Descendants of Expropriated Berlin Families Gather for Exhibition Opening

Eugenie Fuchs, "Winter Landscape", Oil on Canvas, 1931. Stiftung Stadtmuseum Berlin, Inv.-Nr. SM 2014-0449

Eugenie Fuchs, “Winter Landscape”, Oil on Canvas, 1931. Stiftung Stadtmuseum Berlin, Inv.-Nr. SM 2014-0449

Before the opening reception in late March for the new exhibit, Stolen Heart: The Theft of Jewish Property in Berlin’s Historic City Center, 1933–1945, some very special guests met to share how the expropriation of Berlin’s Jews had touched their own families’ lives. Carolyn Winchester, a grandniece of the artist Eugenie Fuchs, whose story is told in the exhibition, was not able to attend but sent a moving letter to be read in her absence. Her great-aunt was an accomplished painter who had studied with Lovis Corvinth before fleeing to Paris. Fuchs was deported from France in 1943 and murdered at Majdanek.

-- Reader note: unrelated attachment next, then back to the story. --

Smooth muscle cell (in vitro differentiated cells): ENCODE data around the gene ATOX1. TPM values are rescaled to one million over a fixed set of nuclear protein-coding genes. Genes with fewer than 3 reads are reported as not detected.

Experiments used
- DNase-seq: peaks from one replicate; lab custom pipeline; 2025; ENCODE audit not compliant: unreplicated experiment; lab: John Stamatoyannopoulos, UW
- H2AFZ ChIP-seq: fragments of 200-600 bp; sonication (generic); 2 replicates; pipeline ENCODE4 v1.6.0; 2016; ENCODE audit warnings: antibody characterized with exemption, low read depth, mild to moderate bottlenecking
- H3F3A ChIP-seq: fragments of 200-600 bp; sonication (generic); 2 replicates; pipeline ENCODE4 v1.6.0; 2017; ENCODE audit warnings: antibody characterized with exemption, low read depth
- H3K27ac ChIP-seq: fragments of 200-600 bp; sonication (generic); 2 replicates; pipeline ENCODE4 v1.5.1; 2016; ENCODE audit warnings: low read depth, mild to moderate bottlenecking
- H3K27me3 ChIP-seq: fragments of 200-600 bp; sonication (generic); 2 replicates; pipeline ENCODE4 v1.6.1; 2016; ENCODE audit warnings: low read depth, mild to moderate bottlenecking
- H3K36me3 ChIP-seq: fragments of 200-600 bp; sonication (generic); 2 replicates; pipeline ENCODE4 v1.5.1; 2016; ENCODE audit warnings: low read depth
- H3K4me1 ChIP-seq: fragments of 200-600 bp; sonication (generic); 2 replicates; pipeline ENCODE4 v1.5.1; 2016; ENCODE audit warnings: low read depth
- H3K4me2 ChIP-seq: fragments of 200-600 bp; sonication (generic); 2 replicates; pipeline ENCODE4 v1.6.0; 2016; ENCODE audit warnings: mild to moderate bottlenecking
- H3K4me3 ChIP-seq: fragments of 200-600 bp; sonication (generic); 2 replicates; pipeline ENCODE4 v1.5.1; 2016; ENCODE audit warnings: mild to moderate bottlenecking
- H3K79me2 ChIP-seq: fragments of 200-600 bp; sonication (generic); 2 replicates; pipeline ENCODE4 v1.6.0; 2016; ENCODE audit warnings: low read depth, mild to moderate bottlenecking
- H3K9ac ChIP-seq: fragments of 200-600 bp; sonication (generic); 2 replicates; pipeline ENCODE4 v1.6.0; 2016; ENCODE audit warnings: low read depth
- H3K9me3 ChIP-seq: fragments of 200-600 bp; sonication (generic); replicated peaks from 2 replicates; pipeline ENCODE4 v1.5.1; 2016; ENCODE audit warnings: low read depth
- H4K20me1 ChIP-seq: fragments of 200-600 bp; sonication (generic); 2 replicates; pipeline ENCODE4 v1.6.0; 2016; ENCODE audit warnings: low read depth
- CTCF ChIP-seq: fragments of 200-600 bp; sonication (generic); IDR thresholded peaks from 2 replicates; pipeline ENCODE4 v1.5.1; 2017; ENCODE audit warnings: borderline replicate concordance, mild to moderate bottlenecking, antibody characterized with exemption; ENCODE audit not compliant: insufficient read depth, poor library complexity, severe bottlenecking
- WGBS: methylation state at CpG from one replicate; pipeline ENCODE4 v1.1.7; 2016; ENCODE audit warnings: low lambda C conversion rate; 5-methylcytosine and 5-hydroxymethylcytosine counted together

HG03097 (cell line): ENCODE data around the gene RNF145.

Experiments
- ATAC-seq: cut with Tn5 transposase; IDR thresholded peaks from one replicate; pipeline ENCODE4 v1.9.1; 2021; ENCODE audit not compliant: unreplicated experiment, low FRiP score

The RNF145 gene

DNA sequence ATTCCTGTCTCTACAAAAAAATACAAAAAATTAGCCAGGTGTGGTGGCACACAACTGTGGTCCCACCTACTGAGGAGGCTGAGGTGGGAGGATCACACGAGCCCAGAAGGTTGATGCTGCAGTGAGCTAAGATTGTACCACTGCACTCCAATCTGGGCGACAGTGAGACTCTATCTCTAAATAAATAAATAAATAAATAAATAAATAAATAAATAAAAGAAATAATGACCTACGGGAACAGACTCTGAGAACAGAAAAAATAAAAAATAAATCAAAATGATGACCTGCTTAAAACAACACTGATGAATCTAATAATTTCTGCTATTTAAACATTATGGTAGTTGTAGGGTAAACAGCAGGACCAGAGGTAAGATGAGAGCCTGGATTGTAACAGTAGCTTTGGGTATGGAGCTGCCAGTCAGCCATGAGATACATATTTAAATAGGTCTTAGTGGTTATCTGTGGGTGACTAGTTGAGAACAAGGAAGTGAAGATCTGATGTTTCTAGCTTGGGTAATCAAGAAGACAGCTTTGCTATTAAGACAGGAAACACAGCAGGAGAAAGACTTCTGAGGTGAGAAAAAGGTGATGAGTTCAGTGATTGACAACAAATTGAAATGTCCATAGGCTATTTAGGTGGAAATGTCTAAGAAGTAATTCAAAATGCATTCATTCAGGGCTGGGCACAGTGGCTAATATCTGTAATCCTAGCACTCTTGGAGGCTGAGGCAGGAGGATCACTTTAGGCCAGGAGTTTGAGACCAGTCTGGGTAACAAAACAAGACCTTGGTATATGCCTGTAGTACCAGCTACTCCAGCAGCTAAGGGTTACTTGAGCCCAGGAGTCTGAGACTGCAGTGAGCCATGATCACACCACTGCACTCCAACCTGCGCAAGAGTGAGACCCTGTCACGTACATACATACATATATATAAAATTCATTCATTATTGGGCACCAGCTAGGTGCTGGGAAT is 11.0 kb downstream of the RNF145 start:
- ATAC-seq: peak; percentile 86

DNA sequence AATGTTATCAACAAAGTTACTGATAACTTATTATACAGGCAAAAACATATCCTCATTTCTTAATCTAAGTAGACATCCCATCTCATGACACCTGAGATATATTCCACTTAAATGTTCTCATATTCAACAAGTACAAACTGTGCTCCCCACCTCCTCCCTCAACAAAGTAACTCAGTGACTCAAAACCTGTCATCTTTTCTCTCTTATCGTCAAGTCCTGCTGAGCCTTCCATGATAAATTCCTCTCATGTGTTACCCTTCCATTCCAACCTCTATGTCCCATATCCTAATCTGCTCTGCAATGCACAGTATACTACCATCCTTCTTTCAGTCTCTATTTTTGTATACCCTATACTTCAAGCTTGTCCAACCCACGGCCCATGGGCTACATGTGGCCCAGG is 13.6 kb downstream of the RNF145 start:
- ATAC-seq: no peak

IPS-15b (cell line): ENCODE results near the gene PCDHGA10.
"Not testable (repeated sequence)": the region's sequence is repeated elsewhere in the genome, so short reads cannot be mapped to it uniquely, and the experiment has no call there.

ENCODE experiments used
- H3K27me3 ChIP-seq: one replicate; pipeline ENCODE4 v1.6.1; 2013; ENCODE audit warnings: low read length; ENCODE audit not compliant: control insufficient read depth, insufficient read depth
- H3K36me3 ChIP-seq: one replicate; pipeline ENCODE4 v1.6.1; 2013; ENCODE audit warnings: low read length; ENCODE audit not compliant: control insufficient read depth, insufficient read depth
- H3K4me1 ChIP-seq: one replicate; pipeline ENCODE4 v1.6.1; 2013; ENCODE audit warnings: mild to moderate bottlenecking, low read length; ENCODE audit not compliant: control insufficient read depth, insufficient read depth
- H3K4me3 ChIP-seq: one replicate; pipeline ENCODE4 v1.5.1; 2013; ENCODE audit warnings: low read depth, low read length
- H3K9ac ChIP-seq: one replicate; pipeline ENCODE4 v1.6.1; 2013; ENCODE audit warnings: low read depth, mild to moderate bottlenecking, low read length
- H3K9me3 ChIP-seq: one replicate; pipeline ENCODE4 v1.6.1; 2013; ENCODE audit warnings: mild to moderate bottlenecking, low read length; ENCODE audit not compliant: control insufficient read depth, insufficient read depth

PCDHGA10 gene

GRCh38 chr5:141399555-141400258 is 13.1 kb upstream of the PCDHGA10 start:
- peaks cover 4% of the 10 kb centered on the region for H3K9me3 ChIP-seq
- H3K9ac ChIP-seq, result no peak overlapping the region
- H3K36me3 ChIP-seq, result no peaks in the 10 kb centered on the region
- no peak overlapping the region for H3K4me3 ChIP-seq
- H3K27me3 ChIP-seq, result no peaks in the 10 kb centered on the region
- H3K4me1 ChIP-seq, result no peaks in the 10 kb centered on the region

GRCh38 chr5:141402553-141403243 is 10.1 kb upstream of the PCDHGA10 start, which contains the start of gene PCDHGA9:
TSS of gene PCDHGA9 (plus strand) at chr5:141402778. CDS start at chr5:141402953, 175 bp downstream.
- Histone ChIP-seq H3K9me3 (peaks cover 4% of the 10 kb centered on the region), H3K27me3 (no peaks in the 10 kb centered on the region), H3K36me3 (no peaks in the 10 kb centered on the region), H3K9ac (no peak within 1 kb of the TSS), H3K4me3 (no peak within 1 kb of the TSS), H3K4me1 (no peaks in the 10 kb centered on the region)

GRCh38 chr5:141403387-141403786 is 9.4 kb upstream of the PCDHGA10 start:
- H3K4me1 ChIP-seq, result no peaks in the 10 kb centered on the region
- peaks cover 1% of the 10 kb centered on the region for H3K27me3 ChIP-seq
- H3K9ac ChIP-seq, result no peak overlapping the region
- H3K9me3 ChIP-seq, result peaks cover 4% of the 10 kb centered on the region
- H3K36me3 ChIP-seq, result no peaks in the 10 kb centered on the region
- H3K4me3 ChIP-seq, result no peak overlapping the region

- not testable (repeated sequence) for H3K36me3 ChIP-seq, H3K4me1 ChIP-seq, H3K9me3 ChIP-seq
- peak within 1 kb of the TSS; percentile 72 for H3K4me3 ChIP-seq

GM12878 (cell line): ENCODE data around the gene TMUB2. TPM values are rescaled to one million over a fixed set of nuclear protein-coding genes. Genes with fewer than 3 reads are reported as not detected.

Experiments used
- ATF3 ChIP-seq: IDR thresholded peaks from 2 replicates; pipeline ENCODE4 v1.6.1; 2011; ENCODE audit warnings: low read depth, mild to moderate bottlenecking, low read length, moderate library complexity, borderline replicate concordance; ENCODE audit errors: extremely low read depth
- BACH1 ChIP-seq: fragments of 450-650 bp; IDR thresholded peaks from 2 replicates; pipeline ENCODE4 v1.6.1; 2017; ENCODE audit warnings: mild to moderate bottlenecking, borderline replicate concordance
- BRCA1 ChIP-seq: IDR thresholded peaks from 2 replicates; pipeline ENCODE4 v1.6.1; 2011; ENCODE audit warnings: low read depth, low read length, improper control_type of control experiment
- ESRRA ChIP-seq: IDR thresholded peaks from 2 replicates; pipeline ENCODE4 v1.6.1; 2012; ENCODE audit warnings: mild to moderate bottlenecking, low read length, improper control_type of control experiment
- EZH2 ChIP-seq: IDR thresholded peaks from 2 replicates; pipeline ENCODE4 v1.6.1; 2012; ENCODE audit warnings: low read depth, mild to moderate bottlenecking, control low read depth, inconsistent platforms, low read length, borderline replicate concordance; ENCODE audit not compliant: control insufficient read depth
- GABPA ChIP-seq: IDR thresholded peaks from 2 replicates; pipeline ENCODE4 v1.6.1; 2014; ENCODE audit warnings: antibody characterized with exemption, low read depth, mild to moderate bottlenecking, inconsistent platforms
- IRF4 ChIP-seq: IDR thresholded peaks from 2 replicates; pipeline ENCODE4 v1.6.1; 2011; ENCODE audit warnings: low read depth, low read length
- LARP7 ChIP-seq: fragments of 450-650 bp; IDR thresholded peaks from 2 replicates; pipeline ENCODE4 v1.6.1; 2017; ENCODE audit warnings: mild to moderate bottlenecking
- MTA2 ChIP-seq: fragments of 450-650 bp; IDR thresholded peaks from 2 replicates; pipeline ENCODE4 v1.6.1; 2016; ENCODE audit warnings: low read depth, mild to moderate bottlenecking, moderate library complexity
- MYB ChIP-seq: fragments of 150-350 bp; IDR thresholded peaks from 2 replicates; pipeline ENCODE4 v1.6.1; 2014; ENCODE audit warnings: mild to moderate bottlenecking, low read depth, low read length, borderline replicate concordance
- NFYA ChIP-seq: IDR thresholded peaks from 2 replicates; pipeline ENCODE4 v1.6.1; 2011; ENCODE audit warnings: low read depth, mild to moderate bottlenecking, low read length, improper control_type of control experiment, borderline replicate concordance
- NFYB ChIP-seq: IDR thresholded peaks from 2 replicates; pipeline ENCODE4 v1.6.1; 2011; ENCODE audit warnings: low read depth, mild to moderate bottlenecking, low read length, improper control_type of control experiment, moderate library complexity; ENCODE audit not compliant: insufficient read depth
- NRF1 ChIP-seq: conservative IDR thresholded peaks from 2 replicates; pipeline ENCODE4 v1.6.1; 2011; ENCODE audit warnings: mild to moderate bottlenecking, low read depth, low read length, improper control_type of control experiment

“Eugenie Fuchs was the cousin of my grandfather and aunt to my mother. I would love to have known her. While knowledge of Eugenie has been fragmented by time and events, letters to family members scattered and lost, her place in our family is not forgotten. Like most in our family, Eugenie was reputed to have a great sense of humor, was warm and generous. She had strong ties to her parents, her four older brothers and her extended family. It was only after the early death of her father in 1893 that the twenty-year-old Eugenie really started to paint….Most of what she painted is now either missing or destroyed. I would, on behalf of the Fuchs family, like to thank both Lutz Mauersberger at the Berlin Mitte-Archives and the Leo Baeck Institute for this celebration of the life and paintings of a much loved family member. May her memory be a blessing.” —Carolyn Winchester



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